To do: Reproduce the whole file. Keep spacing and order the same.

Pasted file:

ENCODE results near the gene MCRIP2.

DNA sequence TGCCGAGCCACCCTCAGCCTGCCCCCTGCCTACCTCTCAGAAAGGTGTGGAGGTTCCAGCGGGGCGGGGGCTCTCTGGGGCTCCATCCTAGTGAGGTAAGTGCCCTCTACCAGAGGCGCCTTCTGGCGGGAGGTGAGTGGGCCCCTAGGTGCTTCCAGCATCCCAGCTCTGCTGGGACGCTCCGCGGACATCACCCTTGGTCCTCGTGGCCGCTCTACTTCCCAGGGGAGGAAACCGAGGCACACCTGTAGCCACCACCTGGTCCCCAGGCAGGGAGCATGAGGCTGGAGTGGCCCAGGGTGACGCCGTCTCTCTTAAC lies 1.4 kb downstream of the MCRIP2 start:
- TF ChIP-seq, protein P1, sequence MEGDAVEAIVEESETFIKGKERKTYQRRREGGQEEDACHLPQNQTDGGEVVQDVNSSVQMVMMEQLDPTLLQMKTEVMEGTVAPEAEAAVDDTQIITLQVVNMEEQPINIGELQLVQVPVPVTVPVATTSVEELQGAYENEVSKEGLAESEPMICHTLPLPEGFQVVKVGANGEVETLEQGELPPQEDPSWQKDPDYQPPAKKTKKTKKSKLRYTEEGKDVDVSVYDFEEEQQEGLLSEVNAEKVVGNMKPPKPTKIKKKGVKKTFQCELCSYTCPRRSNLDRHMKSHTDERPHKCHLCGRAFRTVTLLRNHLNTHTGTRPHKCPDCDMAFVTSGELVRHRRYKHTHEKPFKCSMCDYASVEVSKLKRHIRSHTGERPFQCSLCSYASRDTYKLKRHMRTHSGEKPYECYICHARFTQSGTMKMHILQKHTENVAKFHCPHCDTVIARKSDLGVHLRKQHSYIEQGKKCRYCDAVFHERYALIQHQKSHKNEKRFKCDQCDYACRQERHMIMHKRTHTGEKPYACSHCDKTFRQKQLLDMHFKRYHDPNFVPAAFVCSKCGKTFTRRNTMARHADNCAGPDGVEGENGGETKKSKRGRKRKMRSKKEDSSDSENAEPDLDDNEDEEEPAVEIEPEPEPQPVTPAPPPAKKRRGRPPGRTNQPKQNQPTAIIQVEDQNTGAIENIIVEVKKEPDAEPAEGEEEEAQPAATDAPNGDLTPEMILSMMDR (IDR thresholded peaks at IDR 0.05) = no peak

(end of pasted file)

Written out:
ENCODE results near the gene MCRIP2.

DNA sequence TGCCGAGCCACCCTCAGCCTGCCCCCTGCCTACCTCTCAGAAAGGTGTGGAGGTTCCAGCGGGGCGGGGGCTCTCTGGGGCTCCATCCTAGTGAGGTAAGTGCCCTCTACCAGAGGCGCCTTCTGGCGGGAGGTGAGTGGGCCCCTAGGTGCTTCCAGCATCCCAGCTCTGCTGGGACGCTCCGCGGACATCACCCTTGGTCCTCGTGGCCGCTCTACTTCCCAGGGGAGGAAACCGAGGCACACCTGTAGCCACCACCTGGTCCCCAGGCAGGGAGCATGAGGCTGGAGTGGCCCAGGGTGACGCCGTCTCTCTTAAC lies 1.4 kb downstream of the MCRIP2 start:
- TF ChIP-seq, protein P1, sequence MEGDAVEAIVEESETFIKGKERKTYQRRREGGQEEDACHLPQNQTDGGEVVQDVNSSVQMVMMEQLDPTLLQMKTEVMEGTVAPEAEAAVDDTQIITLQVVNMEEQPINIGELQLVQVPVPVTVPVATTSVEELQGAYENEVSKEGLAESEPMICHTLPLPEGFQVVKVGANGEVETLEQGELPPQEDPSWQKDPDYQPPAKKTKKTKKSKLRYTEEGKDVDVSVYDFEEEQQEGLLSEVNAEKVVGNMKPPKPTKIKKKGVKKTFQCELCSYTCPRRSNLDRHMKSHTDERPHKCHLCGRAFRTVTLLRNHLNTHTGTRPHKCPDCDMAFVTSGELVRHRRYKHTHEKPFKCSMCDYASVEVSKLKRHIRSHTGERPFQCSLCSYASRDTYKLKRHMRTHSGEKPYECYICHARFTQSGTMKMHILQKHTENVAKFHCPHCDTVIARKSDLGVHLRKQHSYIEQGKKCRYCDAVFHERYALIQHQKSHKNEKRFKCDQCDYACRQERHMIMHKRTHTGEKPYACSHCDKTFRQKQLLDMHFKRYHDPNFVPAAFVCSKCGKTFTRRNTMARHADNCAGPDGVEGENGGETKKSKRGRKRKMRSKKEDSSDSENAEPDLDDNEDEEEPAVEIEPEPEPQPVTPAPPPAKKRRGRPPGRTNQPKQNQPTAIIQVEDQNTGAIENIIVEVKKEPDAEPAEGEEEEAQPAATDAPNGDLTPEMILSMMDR (IDR thresholded peaks at IDR 0.05) = no peak